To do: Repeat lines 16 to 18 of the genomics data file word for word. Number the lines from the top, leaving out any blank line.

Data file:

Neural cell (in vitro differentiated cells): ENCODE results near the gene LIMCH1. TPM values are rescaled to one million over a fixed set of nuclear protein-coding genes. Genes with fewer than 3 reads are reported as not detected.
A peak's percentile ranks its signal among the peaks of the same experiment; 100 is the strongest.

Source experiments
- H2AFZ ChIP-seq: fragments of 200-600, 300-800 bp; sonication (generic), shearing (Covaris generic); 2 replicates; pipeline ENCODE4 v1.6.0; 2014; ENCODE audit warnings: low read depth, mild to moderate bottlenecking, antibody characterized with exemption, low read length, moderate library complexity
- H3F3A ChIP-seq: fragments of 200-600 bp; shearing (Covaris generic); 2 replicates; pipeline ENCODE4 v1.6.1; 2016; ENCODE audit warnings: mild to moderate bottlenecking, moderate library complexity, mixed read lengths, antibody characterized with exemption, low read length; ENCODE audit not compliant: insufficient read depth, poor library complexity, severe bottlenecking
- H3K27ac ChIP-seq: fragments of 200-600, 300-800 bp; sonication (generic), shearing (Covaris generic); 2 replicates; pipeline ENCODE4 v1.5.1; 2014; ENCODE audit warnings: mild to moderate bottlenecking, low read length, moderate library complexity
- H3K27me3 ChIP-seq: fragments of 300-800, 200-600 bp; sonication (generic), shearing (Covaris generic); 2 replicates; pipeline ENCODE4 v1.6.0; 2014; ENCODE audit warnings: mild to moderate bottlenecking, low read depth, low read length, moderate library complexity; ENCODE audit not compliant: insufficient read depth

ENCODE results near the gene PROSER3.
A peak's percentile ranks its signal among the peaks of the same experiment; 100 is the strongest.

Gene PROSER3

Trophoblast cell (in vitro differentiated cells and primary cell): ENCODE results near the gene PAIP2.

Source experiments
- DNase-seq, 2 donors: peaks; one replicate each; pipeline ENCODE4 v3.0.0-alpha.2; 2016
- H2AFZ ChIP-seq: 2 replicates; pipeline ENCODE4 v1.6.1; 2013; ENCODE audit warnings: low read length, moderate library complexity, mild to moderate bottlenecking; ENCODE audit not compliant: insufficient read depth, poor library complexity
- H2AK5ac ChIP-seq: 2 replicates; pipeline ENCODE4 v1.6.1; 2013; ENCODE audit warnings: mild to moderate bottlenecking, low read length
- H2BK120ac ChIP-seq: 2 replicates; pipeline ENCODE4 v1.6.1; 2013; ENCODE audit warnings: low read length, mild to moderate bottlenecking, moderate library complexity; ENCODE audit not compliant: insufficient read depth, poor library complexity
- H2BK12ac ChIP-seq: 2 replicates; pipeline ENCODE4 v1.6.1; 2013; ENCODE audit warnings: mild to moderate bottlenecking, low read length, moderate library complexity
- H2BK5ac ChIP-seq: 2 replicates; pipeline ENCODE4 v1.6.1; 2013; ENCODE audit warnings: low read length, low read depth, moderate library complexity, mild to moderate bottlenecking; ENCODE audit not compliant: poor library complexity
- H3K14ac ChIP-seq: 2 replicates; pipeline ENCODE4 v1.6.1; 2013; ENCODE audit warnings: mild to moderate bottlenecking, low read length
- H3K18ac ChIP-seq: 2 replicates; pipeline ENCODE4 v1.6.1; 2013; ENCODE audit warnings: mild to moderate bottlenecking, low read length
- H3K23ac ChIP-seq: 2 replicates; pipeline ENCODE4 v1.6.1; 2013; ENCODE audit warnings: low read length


- H2BK120ac ChIP-seq: 2 replicates; pipeline ENCODE4 v1.6.1; 2013; ENCODE audit warnings: low read length, mild to moderate bottlenecking, moderate library complexity; ENCODE audit not compliant: insufficient read depth, poor library complexity
- H2BK12ac ChIP-seq: 2 replicates; pipeline ENCODE4 v1.6.1; 2013; ENCODE audit warnings: mild to moderate bottlenecking, low read length, moderate library complexity
- H2BK5ac ChIP-seq: 2 replicates; pipeline ENCODE4 v1.6.1; 2013; ENCODE audit warnings: low read length, low read depth, moderate library complexity, mild to moderate bottlenecking; ENCODE audit not compliant: poor library complexity